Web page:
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HPPOS-002 PDR-9111210075

Overexposure of Diver During Work in Fuel Storage Pool

See IE Information Notice No. 82-31 entitled as above and dated July 28, 1982. This notice cautions power reactor licensees about radiation hazards to divers working in spent fuel storage pools.

On June 1, 1982, while installing fuel rack support plates in the storage pool at Indian Point Unit No.2, a diver received a dose equivalent of 8.7 rem to the head. Upon exiting the pool the diver’s 500-mR and 5-R pocket ionization chambers (worn on the head) were off-scale. The licensee suspended all diving operations and read the multiple TLDs worn on other body locations. A second diver received a total body dose of 1.6 rem. The fuel storage pool modifications had been ongoing for three months, with daily averages for dose equivalent to total body of about 50 mrem per diver.

A review of the incident by the licensee and NRC found several factors that contributed to the overexposure:

1. An irradiated fuel assembly was mistakenly transferred to a location within two to four feet of the diver’s work area. A poor-quality copy of the fuel transfer procedures was apparently a factor in the improper fuel transfer. Limited visibility caused by cloudy water and a lack of underwater lighting may have prevented visual detection of the misplaced fuel assembly. No QA reviews were required or conducted of the irradiated fuel assemblies between fuel movement and the exposure incident.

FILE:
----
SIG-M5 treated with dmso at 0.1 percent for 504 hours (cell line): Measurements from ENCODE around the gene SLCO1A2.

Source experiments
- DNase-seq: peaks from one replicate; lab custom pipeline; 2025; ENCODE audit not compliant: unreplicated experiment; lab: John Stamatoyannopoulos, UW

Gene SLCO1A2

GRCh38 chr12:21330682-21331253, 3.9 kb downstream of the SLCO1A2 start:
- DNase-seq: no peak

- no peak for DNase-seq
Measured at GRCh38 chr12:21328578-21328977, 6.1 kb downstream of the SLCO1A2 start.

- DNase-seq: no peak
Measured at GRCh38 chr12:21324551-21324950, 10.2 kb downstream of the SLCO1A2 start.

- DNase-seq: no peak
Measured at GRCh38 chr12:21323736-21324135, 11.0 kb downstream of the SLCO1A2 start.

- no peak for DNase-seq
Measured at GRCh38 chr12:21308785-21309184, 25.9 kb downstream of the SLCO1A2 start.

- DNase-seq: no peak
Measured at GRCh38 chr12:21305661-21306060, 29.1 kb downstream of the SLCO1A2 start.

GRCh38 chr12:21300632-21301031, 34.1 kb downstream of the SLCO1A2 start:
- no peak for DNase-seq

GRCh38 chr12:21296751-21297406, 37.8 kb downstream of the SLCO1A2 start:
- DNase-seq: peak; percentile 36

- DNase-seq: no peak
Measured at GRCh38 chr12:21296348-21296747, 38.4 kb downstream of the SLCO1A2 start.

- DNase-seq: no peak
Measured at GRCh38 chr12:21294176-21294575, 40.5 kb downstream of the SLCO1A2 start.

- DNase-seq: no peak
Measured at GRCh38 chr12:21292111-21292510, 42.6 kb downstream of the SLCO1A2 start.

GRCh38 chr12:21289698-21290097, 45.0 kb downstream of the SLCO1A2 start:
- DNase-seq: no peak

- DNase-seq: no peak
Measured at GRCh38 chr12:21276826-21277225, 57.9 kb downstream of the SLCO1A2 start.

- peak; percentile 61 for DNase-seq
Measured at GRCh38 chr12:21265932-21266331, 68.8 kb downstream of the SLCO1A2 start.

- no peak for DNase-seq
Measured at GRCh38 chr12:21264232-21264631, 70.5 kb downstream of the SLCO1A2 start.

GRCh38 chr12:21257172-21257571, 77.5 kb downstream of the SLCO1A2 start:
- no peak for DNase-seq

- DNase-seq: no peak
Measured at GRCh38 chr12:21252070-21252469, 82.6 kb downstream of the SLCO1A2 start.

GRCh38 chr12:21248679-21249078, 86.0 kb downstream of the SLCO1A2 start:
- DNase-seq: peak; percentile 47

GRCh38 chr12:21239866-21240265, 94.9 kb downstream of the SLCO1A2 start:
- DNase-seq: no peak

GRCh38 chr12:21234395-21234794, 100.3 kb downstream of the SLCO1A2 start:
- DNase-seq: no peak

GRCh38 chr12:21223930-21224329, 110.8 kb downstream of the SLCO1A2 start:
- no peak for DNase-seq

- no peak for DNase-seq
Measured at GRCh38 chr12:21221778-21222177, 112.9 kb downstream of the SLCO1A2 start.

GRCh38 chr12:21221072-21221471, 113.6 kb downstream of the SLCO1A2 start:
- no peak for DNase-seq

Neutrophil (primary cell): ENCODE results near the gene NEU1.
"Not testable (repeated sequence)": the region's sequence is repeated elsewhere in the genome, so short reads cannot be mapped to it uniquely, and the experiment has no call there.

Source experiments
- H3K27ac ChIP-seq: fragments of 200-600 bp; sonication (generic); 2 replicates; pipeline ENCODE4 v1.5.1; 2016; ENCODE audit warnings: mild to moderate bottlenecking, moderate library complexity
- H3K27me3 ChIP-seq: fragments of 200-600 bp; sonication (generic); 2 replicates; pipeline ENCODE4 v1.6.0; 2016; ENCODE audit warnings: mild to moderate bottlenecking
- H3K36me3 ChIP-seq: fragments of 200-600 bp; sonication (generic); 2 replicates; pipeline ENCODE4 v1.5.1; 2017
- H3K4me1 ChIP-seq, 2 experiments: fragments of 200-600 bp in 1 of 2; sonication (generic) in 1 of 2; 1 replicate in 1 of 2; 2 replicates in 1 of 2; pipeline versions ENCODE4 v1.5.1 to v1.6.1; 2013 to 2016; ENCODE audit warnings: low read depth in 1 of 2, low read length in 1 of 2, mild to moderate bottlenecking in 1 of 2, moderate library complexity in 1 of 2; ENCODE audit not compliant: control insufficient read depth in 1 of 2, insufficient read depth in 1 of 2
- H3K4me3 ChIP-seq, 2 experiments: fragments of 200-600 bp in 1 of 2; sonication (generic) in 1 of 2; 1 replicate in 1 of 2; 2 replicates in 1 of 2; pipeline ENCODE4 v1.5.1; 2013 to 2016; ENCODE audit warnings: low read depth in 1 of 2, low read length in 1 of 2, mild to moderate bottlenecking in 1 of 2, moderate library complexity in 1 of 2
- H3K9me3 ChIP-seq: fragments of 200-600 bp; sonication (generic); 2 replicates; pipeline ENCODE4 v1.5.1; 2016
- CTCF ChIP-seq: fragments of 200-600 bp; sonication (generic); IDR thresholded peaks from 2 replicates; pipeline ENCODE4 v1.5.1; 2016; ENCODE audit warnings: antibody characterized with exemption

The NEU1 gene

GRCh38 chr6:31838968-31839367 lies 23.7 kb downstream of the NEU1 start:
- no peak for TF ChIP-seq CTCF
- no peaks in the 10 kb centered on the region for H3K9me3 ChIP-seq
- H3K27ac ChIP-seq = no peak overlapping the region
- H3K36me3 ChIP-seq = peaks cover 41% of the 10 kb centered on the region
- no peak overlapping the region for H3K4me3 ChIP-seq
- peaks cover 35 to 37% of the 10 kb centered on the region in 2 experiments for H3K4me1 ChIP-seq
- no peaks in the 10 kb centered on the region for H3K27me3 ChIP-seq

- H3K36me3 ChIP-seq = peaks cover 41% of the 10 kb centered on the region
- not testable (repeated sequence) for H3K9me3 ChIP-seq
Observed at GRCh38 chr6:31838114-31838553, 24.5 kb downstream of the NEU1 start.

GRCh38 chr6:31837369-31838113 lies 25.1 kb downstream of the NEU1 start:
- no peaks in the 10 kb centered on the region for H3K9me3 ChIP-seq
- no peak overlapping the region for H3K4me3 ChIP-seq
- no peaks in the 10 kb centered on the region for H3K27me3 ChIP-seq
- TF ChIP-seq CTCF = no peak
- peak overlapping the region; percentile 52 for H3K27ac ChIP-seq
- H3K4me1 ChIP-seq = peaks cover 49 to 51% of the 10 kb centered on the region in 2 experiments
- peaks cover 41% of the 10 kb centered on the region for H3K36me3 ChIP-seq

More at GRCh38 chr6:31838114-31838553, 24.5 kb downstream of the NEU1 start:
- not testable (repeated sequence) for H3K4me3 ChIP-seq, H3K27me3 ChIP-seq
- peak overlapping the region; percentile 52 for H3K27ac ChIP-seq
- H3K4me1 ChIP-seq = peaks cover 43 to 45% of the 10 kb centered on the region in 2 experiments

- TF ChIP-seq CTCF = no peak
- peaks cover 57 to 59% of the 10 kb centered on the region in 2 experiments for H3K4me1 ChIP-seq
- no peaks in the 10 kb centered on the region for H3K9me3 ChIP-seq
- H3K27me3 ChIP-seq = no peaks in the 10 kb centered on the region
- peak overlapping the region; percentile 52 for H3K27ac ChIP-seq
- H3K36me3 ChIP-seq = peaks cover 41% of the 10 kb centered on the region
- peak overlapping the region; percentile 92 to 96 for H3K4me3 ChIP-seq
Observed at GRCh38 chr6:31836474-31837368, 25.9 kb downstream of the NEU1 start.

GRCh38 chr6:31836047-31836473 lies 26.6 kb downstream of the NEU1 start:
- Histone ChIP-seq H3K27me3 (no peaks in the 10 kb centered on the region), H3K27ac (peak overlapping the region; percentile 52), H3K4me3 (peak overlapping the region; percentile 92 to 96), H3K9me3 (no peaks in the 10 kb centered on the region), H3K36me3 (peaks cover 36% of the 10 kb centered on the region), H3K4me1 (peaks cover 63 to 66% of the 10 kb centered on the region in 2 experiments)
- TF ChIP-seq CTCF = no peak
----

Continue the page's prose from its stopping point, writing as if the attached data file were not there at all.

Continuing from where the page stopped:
2. A prior-to-work radiation survey of the pool was performed with an underwater ionization chamber connected by a long cable to the detector. The survey failed to detect the misplaced fuel assembly and exposure rate of several hundred R/hr within two feet of the diver’s work area. Intermittent, erratic behavior of the survey meter had been observed during previous dives, and the licensee attributed the erratic behavior to a buildup of moisture in the housing for the underwater ionization chamber.

3. The radiation monitoring devices used during the underwater operations failed to function properly. Alarming dosimeters, mounted inside the diver’s helmet, failed to alarm at the 200-mR set point. These dosimeters were under the control of the diving contractor and were not checked with a source on the day of the incident. The licensee monitored the dive with the same ionization chamber instrument used for the predive survey and failed to detect exposure rates in excess of 1 R/hr in the diver’s work area.

The licensee increased senior management oversight for the spent fuel pool project and implemented the following corrective actions:

1. Whenever fuel movement occurs, QA personnel will independently witness and verify the new locations. Other irradiated objects with exposure rates of more than 1 R/hr at contact will be controlled in a similar manner. After any movement of either fuel or irradiated components (more than 1 R/hr at contact), an underwater radiation survey will be conducted before diving operations will resume.

2. Daily, before any diving operation, a radiation survey of the diving pool will be made. Such surveys will be performed with two independent monitoring devices. A survey map of the pool will be updated to reflect current status of the ongoing fuel rack modification 3. Each diver will wear a calibrated, alarming dosimeter that will be checked daily before any diving operations, and a remote-readout detector that will be monitored continuously by health physics technicians. Divers will also surface periodically and their pocket ionization chambers will be read. Any significant deviation from expected work patterns or radiation levels will be grounds for dive termination.

4. Pool clarity and underwater lighting acceptance criteria have been established to help insure adequate visibility is maintained at all times.

Regulatory references: 10 CFR 20.201, 10 CFR 20.1501, Regulatory Guide 8.38

Subject codes: 6.5, 7.1, 8.1

Applicability: Reactors